June 16, 1989
DISABLED PERSON, PLAINTIFF-APPELLANT
DIANE L. BIERMAN ET AL., DEFENDANTS-APPELLEES
APPELLATE COURT OF ILLINOIS, FIFTH DISTRICT
DELLA KEENE, Guardian for Darrell W. Cope, an Adult
540 N.E.2d 16, 184 Ill. App. 3d 87, 132 Ill. Dec. 600 1989.IL.915
Appeal from the Circuit Court of Jackson County; the Hon. Richard E. Richman, Judge, presiding.
JUSTICE RARICK delivered the opinion of the court. WELCH, P.J., and HARRISON, J., concur.
DECISION OF THE COURT DELIVERED BY THE HONORABLE JUDGE RARICK
Della Keene, as guardian for Darrell Cope, filed an action in the circuit court of Jackson County against Diane Bierman and Norman Hare for injuries Cope sustained in an automobile accident. Bierman was the driver of the car in which Cope was riding, and Hare was the engineer who designed the roadway. The record indicates that while returning from Lake Kincaid near Murphysboro, Illinois, Bierman swerved to avoid an animal in the road. The car left the roadway and struck a tree approximately three feet from the road. Cope suffered severe and permanent brain damage rendering him incompetent. The case against Bierman was settled and Keene proceeded against Hare alleging that Hare was negligent in designing the road. The State, on behalf of Hare, moved to dismiss the complaint alleging, inter alia, that the complaint was barred by statutory sovereign immunity and that the doctrine of public official immunity would bar recovery against Hare as he was an employee of the Illinois Department of Conservation at the time he designed the roadway. The trial court granted the State's motion and dismissed the complaint with prejudice pursuant to section 2-619 of the Code of Civil Procedure (Ill. Rev. Stat. 1985, ch. 110, par. 2-619).
The doctrine of public official immunity shields public officials from personal liability for actions taken in the exercise of their official discretion. (MidAmerica Trust Co. v. Moffatt (1987), 158 Ill. App. 3d 372, 511 N.E.2d 964.) An act is considered "discretionary," as opposed to "ministerial," where it is governmental in nature, that is, where it is unique to the particular governmental employment. (Stephens v. Cozadd (1987), 159 Ill. App. 3d 452, 512 N.E.2d 812.) The purpose of the doctrine is to allow public officials to freely exercise their judgment according to their perception of public needs without fear of personal financial liability or having to defend various policy choices in court. Kelly v. Ogilvie (1965), 64 Ill. App. 2d 144, 212 N.E.2d 279, aff'd (1966), 35 Ill. 2d 297, 220 N.E.2d 174.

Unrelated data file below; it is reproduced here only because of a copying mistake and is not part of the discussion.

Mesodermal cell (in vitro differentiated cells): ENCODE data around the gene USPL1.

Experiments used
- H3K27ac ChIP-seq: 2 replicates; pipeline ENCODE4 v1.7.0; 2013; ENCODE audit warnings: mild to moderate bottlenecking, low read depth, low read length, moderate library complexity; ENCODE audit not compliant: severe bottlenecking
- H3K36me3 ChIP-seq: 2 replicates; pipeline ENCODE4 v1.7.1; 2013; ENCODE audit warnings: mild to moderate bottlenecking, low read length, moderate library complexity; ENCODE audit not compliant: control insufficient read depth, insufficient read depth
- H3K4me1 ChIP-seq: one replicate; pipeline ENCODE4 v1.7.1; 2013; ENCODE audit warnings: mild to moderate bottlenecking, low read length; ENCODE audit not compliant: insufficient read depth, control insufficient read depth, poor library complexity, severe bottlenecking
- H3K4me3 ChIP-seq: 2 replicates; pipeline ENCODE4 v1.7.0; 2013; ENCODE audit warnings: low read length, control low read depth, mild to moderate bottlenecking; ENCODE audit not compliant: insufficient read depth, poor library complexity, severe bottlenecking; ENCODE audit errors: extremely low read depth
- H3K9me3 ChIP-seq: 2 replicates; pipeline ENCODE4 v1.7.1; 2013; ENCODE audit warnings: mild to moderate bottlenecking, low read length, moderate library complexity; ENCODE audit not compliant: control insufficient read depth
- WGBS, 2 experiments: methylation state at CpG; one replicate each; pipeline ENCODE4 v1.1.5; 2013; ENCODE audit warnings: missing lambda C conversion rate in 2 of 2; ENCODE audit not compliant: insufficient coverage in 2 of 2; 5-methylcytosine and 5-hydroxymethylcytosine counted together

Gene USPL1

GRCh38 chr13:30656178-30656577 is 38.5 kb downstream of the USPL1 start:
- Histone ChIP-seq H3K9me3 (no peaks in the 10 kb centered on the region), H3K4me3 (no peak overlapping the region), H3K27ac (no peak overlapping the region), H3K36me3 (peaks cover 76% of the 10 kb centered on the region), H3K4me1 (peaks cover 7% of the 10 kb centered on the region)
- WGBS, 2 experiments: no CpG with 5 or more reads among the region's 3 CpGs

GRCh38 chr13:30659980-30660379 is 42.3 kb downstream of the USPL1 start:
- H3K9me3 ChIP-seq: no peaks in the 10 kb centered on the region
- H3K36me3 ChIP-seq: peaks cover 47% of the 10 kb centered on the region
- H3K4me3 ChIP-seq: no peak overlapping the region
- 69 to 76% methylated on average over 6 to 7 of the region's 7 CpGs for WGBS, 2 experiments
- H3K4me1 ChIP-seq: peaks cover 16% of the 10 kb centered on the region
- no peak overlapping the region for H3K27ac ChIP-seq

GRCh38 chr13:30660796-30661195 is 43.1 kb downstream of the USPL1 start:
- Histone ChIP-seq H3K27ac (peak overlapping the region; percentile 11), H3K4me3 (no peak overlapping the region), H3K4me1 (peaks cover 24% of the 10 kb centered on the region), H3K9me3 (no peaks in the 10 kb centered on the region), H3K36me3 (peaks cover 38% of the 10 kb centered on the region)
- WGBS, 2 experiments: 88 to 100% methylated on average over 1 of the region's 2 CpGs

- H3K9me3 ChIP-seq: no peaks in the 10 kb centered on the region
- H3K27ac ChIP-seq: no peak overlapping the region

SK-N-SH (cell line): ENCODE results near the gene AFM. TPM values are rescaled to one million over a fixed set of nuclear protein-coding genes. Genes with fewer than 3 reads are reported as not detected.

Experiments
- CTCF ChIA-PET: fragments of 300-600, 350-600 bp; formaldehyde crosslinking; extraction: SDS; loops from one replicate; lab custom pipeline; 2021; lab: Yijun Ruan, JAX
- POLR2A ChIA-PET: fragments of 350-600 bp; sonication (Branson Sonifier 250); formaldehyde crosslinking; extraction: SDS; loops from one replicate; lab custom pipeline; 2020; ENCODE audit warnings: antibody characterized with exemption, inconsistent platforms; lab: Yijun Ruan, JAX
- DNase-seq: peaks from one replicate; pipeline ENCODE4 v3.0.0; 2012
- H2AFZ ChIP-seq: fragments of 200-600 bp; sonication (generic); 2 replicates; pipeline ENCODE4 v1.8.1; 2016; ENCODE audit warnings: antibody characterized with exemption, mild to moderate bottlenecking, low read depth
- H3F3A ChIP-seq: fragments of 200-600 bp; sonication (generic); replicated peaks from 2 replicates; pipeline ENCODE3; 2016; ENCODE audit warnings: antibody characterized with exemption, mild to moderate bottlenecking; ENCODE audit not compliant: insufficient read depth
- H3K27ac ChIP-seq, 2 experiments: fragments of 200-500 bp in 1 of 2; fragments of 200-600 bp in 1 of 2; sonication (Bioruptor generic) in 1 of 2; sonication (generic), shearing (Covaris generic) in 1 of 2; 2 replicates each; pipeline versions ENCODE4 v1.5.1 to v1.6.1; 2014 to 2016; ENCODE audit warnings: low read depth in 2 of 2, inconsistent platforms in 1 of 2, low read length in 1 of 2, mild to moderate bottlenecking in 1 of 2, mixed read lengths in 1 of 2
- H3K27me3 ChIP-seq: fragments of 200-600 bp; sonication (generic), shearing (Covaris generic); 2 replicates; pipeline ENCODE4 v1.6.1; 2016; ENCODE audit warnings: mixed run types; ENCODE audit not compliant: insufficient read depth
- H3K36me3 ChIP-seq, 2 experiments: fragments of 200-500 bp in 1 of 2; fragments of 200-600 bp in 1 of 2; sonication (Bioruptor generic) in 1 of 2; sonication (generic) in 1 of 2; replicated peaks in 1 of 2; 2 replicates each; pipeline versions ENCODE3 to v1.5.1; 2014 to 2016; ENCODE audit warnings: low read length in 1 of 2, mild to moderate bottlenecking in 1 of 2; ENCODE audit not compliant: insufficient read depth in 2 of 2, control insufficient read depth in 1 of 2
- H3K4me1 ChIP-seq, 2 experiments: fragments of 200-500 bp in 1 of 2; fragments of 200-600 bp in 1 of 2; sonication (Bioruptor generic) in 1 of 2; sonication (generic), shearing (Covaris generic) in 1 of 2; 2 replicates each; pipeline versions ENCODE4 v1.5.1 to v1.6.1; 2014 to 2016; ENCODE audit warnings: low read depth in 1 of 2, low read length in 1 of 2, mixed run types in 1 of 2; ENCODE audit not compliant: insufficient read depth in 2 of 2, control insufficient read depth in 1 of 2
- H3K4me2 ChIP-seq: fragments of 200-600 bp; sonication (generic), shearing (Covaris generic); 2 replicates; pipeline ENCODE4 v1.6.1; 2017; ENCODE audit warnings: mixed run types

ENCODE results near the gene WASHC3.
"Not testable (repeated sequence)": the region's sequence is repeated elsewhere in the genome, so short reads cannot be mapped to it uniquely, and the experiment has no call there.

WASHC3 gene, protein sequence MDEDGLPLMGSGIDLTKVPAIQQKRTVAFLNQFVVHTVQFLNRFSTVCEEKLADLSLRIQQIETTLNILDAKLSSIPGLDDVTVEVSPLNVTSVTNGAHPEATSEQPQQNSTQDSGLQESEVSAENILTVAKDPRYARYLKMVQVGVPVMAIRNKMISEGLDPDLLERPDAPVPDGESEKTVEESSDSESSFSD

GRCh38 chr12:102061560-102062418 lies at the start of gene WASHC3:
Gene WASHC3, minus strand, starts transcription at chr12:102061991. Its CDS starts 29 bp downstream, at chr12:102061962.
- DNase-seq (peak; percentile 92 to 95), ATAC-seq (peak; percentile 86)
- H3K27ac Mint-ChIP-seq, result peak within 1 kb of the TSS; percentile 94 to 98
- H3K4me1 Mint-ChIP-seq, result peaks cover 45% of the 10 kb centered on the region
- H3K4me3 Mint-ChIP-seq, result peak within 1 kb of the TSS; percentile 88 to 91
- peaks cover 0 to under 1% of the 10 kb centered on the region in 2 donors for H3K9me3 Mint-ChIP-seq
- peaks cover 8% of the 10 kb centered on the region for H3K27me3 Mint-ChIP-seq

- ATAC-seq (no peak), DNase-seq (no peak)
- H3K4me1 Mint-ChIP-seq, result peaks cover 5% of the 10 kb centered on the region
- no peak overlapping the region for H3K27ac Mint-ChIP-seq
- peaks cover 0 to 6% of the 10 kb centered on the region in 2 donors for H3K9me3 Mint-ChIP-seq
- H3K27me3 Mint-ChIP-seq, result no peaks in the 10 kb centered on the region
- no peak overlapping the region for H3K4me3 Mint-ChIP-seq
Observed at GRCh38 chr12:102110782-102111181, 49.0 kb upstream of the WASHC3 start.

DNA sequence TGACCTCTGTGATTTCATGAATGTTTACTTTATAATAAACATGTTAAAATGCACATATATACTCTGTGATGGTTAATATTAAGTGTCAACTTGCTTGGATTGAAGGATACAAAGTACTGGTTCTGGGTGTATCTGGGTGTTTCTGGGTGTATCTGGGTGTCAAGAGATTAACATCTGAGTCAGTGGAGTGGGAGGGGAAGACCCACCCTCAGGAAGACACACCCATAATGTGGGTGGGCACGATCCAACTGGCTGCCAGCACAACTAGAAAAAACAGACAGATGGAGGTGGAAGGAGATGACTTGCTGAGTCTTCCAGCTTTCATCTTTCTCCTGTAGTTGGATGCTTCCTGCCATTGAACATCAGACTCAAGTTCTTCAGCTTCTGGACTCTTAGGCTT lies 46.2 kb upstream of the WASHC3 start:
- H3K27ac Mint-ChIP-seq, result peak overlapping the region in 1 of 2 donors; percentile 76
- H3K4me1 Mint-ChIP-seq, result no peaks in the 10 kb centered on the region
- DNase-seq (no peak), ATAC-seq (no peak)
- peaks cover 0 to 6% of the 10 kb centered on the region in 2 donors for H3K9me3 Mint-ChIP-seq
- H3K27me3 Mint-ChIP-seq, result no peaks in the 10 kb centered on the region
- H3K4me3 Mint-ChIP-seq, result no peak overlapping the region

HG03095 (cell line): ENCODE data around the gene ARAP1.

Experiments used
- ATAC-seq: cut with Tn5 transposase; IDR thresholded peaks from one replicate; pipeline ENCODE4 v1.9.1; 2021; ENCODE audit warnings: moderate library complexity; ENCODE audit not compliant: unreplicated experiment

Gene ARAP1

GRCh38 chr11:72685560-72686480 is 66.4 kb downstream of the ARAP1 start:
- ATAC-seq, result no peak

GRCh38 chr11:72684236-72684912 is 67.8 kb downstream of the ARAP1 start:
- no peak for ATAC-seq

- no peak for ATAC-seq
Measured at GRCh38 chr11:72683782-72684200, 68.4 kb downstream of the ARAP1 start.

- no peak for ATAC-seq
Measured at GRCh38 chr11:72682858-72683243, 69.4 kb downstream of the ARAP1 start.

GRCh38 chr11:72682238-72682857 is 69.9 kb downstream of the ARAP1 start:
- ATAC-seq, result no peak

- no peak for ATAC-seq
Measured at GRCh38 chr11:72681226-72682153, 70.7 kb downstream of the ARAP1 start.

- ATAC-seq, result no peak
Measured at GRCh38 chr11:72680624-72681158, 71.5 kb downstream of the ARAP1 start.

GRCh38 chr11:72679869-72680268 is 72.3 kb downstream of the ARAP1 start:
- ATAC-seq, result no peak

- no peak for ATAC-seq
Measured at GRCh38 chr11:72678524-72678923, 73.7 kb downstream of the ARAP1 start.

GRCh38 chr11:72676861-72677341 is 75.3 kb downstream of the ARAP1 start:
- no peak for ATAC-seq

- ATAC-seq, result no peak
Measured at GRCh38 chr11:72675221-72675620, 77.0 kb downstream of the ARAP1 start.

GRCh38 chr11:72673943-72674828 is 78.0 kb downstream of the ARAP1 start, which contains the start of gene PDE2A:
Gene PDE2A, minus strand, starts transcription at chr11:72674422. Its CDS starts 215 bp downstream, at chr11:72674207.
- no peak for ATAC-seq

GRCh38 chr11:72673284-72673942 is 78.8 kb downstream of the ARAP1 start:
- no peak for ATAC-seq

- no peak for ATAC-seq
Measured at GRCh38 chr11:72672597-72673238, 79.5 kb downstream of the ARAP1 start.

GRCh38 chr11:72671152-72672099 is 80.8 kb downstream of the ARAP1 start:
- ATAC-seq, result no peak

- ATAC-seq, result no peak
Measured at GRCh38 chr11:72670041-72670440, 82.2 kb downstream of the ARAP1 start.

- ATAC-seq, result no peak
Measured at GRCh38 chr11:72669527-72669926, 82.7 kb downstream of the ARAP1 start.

On appeal, Keene argues that Hare is not insulated from liability for his acts of negligence simply because he was an employee of the State. Keene contends that, as a registered professional engineer, Hare was obligated to meet a standard of care required by all those in his profession, and, while Hare may argue that his design of the roadway was not negligence, he cannot argue that by virtue of his employment he is free to disregard the standard of care owed by all professional engineers. In support of this argument, Keene cites Madden v. Kuehn (1978), 56 Ill. App. 3d 997, 372 N.E.2d 1131. In Madden, an action was brought against a physician for a negligent diagnosis which resulted in the death of a prison inmate. In declining to apply the doctrine of public official immunity, the court held the duty owed by the physician to his inmate patient was no different from that owed to his patients in the private sector and was not unique to his government employment. (Madden (1978), 56 Ill. App. 3d at 1002, 372 N.E.2d at 1134.) The decision in Madden was based on the activity of the physician, not his status as a professional, and therefore we do not find Madden dispositive of Keene's argument. Further, in Madden, because the physician was treating a particular individual, a doctor-patient relationship existed between them regardless of the fact that the doctor was actually employed by the State. No such relationship can be said to exist in this case between Hare and Cope. Hare had no relationship with Cope as an individual and therefore his status as a professional would not give rise to any basis for liability. Any duty owed by Hare was owed to the public generally. See Lusietto v. Kingan (1969), 107 Ill. App. 2d 239, 246 N.E.2d 24.
Hare's affidavit indicates that he was employed by the Department of Conservation as the Regional Engineer for Region 5 of the Department of Conservation and that he reviewed and sealed the plans for the roadway in question. The plans for the roadway were drawn by the Water Resources Department of the Illinois Department of Transportation. From this we conclude that Hare's activity was clearly governmental in nature and that the doctrine of public official immunity applies.
The judgment of the circuit court of Jackson County is affirmed.
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